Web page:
Monsoon Season, the new LP from Toronto’s Biblical, is set for March 11 release via New Damage Records. Monsoon Season is packed with thunderous rock drenched in haunting, psychedelic tinges. Their unique take on heavy psych-rock helped land them on the same stages with the likes of Kyuss Lives, Red Fang, Fucked Up, The Sword, and more. It also earned them high praise from tastemakers like Pitchfork, Brooklyn Vegan, Decibel Magazine and Metal Sucks.
Comprised of Nick Sewell, Jay Anderson (drums), Matt Mclaren (guitar/vocals) and Andrew Scott (guitar/organ), the members of the group previously served time in Toronto area bands of various musical style including The Illuminati (formerly on Century Media subsidiary Liquor And Poker Records), The Bicycles and Steamboat.
Biblical will be appearing at this year’s SXSW and will be announcing North American tour dates shortly. But before they do, Ghettoblaster caught up with Anderson to discuss the record. This is what he told us.
When did you begin writing the material for the album?
This record is a bit of a half and half. Some tunes were developed on the stage while the other half were done in the studio. It’s been a lot of fun to have tunes that are still developing live, rather than have a whole album that’s already road tested.
What was the most difficult song to take from the initial writing stage through recording and mixing? Why was it so troublesome?
Probably the one song that didn’t make the record! It’s still under review. Sometimes the sum of songs parts don’t add up which can be frustrating but it forces you to take it apart and go back to the lab.
Which of the songs on the record is most different from your original concept for the song?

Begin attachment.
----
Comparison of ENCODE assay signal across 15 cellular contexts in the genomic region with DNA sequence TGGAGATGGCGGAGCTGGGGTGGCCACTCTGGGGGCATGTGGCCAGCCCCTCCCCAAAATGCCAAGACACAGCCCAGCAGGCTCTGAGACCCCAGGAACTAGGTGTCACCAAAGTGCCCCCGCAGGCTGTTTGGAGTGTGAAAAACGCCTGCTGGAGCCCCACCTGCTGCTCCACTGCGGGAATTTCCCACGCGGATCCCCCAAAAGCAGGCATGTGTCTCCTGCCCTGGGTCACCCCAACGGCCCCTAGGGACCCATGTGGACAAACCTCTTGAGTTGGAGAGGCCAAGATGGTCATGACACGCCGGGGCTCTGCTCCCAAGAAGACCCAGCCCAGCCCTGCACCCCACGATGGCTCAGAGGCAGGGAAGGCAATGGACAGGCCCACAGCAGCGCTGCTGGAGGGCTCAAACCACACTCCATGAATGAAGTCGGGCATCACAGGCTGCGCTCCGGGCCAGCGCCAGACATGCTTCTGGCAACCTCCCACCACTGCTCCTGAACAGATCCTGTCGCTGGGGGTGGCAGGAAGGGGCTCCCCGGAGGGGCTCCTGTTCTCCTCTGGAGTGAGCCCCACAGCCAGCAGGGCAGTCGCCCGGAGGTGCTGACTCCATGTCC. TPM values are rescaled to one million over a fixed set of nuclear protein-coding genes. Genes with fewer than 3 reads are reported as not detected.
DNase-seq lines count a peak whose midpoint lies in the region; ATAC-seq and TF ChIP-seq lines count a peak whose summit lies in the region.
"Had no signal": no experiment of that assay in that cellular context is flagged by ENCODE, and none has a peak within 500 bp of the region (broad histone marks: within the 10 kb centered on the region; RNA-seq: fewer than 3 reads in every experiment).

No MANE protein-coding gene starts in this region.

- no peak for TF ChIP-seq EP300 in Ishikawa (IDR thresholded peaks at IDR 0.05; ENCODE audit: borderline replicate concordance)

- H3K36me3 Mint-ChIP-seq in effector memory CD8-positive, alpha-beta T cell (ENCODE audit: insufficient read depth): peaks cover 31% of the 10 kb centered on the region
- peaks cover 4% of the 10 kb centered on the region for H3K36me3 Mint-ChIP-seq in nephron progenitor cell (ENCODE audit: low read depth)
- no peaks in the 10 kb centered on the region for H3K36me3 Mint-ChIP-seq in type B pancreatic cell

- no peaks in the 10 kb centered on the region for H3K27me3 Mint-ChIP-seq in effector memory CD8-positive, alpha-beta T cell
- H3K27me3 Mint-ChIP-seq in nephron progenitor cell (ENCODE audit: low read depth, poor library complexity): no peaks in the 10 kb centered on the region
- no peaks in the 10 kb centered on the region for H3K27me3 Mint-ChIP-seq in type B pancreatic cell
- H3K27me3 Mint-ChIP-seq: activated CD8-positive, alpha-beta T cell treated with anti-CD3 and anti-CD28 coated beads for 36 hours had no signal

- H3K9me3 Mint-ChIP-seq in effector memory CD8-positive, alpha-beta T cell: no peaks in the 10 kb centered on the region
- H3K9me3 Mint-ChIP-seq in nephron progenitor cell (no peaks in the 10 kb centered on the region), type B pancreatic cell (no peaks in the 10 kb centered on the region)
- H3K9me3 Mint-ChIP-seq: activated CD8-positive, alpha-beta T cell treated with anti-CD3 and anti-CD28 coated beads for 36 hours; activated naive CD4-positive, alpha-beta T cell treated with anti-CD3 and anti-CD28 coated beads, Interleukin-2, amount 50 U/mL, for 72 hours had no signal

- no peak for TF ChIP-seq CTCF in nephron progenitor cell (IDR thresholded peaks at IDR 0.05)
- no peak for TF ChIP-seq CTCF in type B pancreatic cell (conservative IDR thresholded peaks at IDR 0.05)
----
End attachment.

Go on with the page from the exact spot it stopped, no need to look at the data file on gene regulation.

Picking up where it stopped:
“Second Sight!” When Nick and I did the beds, it had a completely different vibe. Nick spent time dissecting it and ended up taking the song to a much darker place. Sometimes you need to close your eyes to see the big picture.
Did you have any guest musicians play or sing on the record?
Christine Bougie plays lap steel on a couple songs. Her ability on that thing is off the charts. Having her lend an outsiders ear to the songs was a real treat.
Did anyone produce the album? Who engineered and mixed it? What input did those people have that changed the face of the record?
We, as a band, produced the record. Leon Taheny recorded the drums at his studio Candle recording here in Toronto. The idea was having a big drum sound to build on and that definitely was achieved. The rest was recorded in the basement of a music shop that Andy (our guitarist and keyboard player) works at and our practice space in an old garage. Being able to work off the clock really let us explore ideas and find what was right each tune. Once that was done, Matt Dematteo worked his mixing magic and really took it to the next level. All praise be Matt!
Is there an overarching concept behind the album that ties the record together?
I would say loss and how one overcomes it. Nick went through a lot when writing the lyrics for the record, with a lot of illness in his family. There is a heaviness to the songs both in volume and in theme that come out of that. Bad trips are welcomed in this group—they can be inspiring. That being said, we don’t take ourselves too seriously and laugh a lot. Maybe the next record will have some comedic relief.
Have you begun playing these songs live and which songs have elicited the strongest reaction from your fans?
The title track “Monsoon Season” seems to be a real crowd pleaser. Having a 11+ minute song in your set is a good test of an audience’s patience. But when people cheer mid song, that’s a good sign that you’re doing something right.
(Give the song “Second Sight” a listen here: http://pitchfork.com/reviews/tracks/16207-second-sight/
Also give “The Quiet Thiefs” a listen here: http://www.brooklynvegan.com/archives/2014/01/biblical_releas.html
More info here: www.biblicalband.com/)